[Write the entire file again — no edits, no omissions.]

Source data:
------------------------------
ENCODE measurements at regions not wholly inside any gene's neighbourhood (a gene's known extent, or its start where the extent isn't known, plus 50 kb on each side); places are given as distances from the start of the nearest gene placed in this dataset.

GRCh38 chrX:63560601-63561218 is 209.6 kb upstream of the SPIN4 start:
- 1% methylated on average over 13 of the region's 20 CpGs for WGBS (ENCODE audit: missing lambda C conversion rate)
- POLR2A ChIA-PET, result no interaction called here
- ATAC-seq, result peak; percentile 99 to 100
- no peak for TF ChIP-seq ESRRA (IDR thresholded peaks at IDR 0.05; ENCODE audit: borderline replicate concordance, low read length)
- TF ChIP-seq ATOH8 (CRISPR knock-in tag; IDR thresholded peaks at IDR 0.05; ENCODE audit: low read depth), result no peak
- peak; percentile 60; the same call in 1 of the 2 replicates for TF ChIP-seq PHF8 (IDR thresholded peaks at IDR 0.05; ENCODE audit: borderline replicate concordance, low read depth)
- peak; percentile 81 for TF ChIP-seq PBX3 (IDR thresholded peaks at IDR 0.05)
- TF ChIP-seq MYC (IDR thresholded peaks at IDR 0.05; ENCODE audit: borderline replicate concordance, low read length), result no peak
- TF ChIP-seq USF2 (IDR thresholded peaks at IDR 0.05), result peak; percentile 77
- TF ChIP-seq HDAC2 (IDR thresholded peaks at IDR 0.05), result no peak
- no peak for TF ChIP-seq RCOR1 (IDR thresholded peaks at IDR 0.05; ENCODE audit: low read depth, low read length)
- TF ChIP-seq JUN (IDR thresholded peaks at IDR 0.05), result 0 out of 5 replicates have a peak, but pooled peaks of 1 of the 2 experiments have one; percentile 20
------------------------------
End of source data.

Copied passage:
ENCODE measurements at regions not wholly inside any gene's neighbourhood (a gene's known extent, or its start where the extent isn't known, plus 50 kb on each side); places are given as distances from the start of the nearest gene placed in this dataset.

GRCh38 chrX:63560601-63561218 is 209.6 kb upstream of the SPIN4 start:
- 1% methylated on average over 13 of the region's 20 CpGs for WGBS (ENCODE audit: missing lambda C conversion rate)
- POLR2A ChIA-PET, result no interaction called here
- ATAC-seq, result peak; percentile 99 to 100
- no peak for TF ChIP-seq ESRRA (IDR thresholded peaks at IDR 0.05; ENCODE audit: borderline replicate concordance, low read length)
- TF ChIP-seq ATOH8 (CRISPR knock-in tag; IDR thresholded peaks at IDR 0.05; ENCODE audit: low read depth), result no peak
- peak; percentile 60; the same call in 1 of the 2 replicates for TF ChIP-seq PHF8 (IDR thresholded peaks at IDR 0.05; ENCODE audit: borderline replicate concordance, low read depth)
- peak; percentile 81 for TF ChIP-seq PBX3 (IDR thresholded peaks at IDR 0.05)
- TF ChIP-seq MYC (IDR thresholded peaks at IDR 0.05; ENCODE audit: borderline replicate concordance, low read length), result no peak
- TF ChIP-seq USF2 (IDR thresholded peaks at IDR 0.05), result peak; percentile 77
- TF ChIP-seq HDAC2 (IDR thresholded peaks at IDR 0.05), result no peak
- no peak for TF ChIP-seq RCOR1 (IDR thresholded peaks at IDR 0.05; ENCODE audit: low read depth, low read length)
- TF ChIP-seq JUN (IDR thresholded peaks at IDR 0.05), result 0 out of 5 replicates have a peak, but pooled peaks of 1 of the 2 experiments have one; percentile 20